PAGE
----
Our thanks to Ovarian Cancer Action. You can find out more about Ovarian Cancer visit www.ovarian.org.uk
12 women in the UK die of ovarian cancer, every day. It is the fourth most common cancer in women. UK survival rates are amongst the lowest in the Western World and have changed little in the last twenty years. Most women (75%) are not diagnosed until the cancer has already spread. Research shows that almost all women diagnosed with early stage disease do experience symptoms, combating the myth that this is a ‘silent killer’.
Women with persistent, frequent, and sudden onset symptoms (see below), often abdominal in nature, should ask their GP if they have considered ovarian cancer. This should be the case if treatment for other conditions is not effective
Despite being the fourth most common cancer in women, the general public and women in particular are woefully ignorant of ovarian cancer and its associated symptoms.
Research has shown Only 1 in 6 (16%) of women are aware of ovarian cancer 2/3 of women (66%) are not able to cite any symptoms of ovarian cancer or say they do not know what the symptoms are and almost 2/3 (59%) of women say they do not know or are not able to mention any risk factors associated with ovarian cancer.
There is widespread confusion between ovarian and cervical cancer, with 45% of women mistakenly believing that a smear test will tell them whether or not they have ovarian cancer, and over 1/3 (34%) mistakenly believed that the more sexual partners a woman has, the more at risk she is of developing ovarian cancer.
If found in the early stages though, up to 95% of women will survive for more than five years. Unfortunately most women in the UK are not diagnosed with ovarian cancer, until it has already spread, making successful treatment difficult, and survival rates much lower. Screening tools are currently neither specific, nor accurate enough for widespread use, as they result in unacceptably high levels of surgery for the numbers of cancers they detect. 9 0% of ovarian cancers are not 'familial'. This means that most women will not have any family history of this cancer, so they may not be aware of symptoms and risk factors.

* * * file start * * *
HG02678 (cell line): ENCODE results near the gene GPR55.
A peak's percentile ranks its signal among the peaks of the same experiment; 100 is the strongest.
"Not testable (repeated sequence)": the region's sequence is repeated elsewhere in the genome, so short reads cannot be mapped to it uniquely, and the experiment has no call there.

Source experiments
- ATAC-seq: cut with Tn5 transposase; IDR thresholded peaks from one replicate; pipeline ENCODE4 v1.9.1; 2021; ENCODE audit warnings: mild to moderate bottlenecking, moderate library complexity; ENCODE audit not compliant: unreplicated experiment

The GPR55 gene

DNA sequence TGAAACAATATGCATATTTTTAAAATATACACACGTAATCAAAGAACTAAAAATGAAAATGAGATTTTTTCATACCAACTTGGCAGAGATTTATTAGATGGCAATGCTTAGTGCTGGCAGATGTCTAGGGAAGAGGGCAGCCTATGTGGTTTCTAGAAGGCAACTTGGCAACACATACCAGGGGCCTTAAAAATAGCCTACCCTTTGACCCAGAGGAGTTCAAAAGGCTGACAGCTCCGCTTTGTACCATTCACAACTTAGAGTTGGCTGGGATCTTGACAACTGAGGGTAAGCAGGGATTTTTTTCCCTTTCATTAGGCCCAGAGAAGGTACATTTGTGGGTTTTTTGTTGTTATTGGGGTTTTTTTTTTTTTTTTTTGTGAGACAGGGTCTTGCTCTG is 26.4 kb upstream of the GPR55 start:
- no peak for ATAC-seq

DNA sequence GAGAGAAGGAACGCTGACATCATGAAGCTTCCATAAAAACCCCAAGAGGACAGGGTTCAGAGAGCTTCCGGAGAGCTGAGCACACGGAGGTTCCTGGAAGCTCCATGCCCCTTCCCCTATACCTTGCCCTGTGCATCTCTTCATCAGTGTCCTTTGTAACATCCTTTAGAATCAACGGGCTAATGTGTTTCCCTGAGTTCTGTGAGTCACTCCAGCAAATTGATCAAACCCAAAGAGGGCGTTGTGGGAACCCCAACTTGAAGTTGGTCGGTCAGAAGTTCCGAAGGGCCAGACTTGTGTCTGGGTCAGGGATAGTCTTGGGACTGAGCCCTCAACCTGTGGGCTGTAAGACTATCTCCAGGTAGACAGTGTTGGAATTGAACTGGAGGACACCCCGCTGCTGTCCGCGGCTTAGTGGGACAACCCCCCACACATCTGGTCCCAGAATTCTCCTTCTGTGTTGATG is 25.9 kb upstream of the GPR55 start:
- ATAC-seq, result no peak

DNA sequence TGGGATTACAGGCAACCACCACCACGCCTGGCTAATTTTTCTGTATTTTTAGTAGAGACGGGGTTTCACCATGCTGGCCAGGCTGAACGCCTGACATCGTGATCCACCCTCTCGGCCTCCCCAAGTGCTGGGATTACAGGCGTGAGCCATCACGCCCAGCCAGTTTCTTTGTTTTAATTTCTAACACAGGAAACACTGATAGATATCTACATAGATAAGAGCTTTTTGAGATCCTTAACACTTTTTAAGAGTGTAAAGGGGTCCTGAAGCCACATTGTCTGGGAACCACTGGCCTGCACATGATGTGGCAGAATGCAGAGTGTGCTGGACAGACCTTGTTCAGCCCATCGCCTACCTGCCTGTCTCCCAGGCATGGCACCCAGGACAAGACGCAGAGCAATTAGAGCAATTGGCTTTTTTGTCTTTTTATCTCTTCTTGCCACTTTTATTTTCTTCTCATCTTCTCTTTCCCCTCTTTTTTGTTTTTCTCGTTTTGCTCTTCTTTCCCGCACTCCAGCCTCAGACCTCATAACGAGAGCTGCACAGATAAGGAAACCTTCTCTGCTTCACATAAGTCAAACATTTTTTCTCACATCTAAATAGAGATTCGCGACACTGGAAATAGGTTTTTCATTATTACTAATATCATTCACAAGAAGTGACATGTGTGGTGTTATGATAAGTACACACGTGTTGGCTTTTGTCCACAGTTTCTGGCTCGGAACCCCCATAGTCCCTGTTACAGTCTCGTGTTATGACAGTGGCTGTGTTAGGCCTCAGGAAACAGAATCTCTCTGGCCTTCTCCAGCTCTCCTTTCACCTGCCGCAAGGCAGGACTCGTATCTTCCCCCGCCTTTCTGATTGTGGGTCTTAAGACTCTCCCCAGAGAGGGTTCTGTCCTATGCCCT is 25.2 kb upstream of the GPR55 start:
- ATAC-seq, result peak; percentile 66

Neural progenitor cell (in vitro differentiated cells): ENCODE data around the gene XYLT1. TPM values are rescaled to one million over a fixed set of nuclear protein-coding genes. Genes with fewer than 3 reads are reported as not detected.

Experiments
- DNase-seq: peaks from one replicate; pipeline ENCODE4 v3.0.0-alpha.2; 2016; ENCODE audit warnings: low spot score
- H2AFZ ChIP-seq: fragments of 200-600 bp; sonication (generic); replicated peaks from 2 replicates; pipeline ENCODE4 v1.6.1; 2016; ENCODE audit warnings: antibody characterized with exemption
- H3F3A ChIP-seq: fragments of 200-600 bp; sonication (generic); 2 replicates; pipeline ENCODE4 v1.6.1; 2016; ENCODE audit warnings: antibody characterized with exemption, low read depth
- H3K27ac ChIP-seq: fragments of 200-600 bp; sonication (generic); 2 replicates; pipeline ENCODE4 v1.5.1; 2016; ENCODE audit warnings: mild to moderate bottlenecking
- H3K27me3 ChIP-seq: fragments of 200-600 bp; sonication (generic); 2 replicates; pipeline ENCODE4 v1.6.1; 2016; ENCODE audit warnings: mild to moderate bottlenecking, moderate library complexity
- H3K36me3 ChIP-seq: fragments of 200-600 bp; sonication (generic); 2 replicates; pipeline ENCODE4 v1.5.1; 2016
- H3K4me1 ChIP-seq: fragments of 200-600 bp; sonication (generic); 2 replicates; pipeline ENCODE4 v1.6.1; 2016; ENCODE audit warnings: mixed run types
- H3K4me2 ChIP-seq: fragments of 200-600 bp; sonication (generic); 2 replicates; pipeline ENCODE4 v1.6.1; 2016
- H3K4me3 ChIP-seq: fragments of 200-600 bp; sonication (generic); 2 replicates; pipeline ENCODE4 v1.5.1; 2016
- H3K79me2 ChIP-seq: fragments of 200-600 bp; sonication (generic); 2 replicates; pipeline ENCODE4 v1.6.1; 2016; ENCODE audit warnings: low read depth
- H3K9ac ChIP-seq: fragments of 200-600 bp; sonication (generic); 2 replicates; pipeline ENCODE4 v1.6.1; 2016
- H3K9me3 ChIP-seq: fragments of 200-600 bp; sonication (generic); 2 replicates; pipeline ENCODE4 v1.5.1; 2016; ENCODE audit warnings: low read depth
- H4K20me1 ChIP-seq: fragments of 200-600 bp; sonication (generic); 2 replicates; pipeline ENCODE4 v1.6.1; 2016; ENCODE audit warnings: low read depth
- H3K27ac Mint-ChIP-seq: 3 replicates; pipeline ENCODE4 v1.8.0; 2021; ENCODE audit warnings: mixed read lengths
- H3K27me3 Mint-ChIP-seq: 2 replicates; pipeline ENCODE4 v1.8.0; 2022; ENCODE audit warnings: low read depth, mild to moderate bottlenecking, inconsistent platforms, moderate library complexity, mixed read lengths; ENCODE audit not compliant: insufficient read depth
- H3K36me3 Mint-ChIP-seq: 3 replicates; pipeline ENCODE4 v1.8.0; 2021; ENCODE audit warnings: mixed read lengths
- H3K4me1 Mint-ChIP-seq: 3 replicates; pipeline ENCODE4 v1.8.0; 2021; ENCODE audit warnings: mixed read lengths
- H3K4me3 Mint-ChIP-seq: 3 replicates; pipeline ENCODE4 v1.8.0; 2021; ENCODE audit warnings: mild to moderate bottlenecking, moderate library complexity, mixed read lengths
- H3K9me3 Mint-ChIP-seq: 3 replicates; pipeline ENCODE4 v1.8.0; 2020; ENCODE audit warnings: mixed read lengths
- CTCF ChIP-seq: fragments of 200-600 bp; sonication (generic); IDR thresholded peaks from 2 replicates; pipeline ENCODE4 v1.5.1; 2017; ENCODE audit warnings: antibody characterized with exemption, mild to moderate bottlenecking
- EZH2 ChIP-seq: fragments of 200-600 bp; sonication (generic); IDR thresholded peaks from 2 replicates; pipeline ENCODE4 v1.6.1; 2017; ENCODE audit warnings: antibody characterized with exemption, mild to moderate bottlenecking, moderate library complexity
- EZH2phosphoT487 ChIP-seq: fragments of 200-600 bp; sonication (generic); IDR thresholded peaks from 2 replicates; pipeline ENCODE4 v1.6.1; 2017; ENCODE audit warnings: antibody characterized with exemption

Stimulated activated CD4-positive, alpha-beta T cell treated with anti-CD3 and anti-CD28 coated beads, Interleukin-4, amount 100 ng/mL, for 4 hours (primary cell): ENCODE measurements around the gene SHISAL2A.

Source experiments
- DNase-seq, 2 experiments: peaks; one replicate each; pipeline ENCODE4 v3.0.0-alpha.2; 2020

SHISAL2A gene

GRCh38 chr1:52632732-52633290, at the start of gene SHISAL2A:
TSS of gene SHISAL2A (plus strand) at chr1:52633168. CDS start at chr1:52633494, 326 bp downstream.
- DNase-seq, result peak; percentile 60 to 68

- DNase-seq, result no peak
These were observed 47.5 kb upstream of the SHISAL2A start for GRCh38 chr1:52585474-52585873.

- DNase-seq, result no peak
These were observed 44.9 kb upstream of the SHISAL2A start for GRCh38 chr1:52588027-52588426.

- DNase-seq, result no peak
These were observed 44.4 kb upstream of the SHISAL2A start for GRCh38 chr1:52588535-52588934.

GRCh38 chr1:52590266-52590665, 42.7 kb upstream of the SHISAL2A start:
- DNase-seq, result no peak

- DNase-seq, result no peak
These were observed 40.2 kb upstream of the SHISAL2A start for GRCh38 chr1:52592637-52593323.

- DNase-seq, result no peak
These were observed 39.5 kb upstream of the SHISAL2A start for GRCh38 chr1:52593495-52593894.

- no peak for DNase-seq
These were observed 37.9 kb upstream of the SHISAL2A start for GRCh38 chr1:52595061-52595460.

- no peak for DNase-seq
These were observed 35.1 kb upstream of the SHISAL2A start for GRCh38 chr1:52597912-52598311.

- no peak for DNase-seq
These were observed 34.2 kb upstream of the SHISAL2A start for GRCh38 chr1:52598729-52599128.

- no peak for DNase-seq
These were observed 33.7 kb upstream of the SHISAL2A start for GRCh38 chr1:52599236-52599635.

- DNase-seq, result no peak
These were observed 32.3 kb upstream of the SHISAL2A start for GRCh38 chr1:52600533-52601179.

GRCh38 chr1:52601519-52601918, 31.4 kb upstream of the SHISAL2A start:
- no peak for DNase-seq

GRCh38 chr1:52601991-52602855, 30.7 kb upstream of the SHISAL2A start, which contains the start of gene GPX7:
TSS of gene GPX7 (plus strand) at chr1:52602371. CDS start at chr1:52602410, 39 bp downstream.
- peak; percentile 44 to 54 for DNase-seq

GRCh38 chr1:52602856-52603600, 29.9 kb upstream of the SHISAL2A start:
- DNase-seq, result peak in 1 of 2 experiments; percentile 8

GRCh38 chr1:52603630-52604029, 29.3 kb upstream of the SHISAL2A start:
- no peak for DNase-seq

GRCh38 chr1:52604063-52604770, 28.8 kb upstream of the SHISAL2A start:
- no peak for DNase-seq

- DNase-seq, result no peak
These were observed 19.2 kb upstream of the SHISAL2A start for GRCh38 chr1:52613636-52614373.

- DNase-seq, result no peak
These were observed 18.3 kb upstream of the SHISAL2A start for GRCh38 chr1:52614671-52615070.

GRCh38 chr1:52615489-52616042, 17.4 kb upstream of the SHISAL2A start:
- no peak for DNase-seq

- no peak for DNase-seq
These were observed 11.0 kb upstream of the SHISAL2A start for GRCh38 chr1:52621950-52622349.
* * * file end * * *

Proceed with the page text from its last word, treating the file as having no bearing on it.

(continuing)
Awareness can save lives. Recent research has shown that almost all women do experience symptoms, particularly very frequent, persistent and sudden onset ones, even in the early stages of ovarian cancer.
Risk factors: There are a number of factors which can affect your risk of getting ovarian cancer: Family history: If you have 2 or more relatives from the same side of your family affected by ovarian, or ovarian and breast cancer, you risk may be increased. Age: The majority of cases occur in women over the age of 40. However some types of ovarian cancer do appear in women from the age of 20 onwards. Childbirth: There is a slightly increased risk to women who have not had children, or breastfed.Weight: Being overweight may also increase risk. Other factors: As yet still unproven, there is research being undertaken to evaluate the use of talcum powder, and the role of inflammation in the development of ovarian cancer.
Diagnosis can be difficult because symptoms are often similar to those caused by more common, less serious conditions.
If you have any of the following symptoms you should not panic, but discuss with your doctor if they have considered ovarian cancer. In particular you should ask your doctor about ovarian cancer if you have one or more of the following symptoms for more than 12 days a month:
Feeling full persistently, Difficulty eating, Abdominal pain, Pelvic pain, Bloating, Increased abdominal size. Any other sudden onset, frequently recurring or numerous symptoms should also be reported to your doctor. They can include, Increased urinary urgency. Abnormal vaginal bleeding, Changes in bowel habit, Excessive fatigue, Indigestion or nausea
Listen to this weeks radio report
All material on this website is provided for your information only and may not be construed as medical advice or instruction. No action or inaction should be taken based solely on the contents of this information; instead, readers should consult appropriate health professionals on any matter relating to their health and well-being.